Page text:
Chapter

Technology and Temporal Ambiguity

Mora Campbell

in Technology and the Good Life?

Published by University of Chicago Press

Published in print November 2000 | ISBN: 9780226333861
Published online March 2013 | e-ISBN: 9780226333885 | DOI: http://dx.doi.org/10.7208/chicago/9780226333885.003.0015
Technology and Temporal Ambiguity

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This chapter makes use of the idea of temporal ambiguity, the condition of discordant synchronous events in one's life. Imagining a world that could be otherwise would involve resolving the deeper problems that Borgmann shows with technology. The chapter finds attractive the notion that undesirable kinds of ambiguity can be eliminated through focal things and practices. But reform needs to go further to meet the additional concerns with social changes, addressing gender, cross-cultural differences, and a greater appreciation for the continuity between humans, other living beings, and the natural world. For instance, while Borgmann speaks well of traditional focal things and practices, the function of gender never complicates this picture. Moreover, from the standpoint of temporal ambiguity, focal things and practices are too limited since they are caught up within the private home, leisure time only, and the Gregorian calendar. “Unless focal practices serve to shift this overall pattern, they cannot, in temporal terms, significantly reorient the context of our lives.”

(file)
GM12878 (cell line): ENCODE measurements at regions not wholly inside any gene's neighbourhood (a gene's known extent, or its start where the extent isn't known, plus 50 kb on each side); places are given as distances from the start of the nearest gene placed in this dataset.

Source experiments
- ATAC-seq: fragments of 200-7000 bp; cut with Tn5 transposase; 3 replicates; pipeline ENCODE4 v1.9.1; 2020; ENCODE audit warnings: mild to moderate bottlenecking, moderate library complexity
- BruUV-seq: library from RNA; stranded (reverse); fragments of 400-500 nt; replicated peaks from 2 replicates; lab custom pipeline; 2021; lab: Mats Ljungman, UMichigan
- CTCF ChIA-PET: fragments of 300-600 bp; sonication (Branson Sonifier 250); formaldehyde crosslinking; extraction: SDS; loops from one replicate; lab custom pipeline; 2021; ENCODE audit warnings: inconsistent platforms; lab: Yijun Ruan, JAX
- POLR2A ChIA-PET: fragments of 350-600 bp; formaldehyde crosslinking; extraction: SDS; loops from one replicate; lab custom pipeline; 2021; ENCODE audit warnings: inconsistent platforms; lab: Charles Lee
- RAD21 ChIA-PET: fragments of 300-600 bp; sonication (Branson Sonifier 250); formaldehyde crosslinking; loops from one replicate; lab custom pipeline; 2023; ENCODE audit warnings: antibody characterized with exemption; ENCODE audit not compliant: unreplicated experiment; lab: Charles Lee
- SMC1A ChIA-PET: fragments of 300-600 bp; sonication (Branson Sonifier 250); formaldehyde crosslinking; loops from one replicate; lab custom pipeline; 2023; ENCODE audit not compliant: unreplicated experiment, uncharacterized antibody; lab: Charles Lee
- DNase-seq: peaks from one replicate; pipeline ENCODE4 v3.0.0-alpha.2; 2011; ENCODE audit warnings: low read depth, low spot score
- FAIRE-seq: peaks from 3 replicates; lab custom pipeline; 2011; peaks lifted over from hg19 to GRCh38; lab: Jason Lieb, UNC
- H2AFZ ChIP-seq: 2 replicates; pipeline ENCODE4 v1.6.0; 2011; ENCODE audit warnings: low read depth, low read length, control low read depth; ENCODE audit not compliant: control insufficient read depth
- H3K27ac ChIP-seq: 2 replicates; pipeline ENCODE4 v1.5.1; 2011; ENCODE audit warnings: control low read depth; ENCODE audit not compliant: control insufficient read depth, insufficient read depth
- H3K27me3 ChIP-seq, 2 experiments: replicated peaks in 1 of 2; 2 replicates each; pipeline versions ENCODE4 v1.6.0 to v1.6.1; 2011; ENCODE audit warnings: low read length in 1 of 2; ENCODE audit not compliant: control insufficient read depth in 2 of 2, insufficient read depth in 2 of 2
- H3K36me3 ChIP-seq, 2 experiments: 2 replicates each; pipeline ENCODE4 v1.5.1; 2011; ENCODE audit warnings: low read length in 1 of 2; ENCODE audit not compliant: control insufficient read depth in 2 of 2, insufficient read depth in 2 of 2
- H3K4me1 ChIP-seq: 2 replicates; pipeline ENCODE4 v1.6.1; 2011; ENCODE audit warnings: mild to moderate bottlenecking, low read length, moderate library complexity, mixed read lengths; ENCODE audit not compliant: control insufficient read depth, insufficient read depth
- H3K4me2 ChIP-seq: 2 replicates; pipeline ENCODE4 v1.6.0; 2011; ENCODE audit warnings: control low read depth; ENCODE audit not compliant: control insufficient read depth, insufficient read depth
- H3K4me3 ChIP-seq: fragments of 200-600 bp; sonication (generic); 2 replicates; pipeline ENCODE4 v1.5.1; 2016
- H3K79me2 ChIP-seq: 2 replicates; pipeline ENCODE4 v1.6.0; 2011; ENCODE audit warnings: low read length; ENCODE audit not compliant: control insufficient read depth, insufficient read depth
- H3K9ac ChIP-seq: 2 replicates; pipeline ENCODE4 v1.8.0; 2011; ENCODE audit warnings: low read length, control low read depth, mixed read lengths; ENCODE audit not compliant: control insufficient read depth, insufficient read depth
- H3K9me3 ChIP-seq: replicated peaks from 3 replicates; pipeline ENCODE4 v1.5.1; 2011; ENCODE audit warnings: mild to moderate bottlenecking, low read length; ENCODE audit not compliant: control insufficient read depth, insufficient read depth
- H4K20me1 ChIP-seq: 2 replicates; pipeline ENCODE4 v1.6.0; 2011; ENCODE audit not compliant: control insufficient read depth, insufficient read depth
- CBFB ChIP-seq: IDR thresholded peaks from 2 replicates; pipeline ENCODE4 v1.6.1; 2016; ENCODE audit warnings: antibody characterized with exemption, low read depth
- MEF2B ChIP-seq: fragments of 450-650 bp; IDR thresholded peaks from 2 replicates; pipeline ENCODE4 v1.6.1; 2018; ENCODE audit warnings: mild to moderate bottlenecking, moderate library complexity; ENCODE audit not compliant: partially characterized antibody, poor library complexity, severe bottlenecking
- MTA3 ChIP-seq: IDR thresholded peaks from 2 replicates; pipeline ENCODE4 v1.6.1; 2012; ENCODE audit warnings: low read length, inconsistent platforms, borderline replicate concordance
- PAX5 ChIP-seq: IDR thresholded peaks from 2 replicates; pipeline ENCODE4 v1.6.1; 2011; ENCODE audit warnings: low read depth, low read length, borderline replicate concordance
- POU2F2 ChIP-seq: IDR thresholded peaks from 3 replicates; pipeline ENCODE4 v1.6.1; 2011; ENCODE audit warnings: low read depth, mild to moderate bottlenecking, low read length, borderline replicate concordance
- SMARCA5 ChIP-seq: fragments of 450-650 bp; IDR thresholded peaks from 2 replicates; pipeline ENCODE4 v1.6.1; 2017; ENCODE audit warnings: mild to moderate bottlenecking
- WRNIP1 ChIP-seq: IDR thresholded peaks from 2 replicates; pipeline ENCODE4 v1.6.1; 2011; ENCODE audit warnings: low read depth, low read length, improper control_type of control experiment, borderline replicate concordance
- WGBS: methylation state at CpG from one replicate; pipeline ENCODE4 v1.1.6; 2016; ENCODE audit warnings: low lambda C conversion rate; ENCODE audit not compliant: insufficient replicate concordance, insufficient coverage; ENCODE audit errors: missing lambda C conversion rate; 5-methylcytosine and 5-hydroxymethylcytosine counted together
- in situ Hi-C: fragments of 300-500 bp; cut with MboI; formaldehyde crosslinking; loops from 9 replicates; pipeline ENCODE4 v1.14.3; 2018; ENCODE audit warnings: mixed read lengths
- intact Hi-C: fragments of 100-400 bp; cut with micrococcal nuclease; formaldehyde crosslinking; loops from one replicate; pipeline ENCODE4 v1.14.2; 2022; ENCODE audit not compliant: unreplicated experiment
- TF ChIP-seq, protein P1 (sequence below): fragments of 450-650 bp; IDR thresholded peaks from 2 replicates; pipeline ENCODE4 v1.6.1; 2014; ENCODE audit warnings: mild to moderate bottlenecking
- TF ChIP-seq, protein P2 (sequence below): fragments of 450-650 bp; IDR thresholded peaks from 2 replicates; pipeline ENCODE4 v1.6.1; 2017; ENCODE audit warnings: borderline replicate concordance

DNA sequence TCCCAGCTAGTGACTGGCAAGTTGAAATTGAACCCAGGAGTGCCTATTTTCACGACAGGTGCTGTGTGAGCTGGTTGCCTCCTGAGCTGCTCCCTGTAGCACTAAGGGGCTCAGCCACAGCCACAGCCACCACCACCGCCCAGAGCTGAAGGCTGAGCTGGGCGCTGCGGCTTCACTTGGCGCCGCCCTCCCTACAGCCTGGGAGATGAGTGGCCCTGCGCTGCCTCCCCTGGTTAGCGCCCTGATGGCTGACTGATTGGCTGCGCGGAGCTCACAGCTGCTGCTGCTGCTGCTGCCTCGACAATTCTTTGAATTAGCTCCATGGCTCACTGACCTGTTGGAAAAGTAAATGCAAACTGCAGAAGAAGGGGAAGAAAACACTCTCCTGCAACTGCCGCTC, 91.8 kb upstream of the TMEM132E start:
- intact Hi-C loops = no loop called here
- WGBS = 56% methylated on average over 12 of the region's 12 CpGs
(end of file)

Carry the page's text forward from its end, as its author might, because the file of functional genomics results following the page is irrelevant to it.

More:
Keywords: temporal ambiguity; technology; focal things; social change; gender; focal practices

Chapter.  6713 words. 

Subjects: Philosophy of Science

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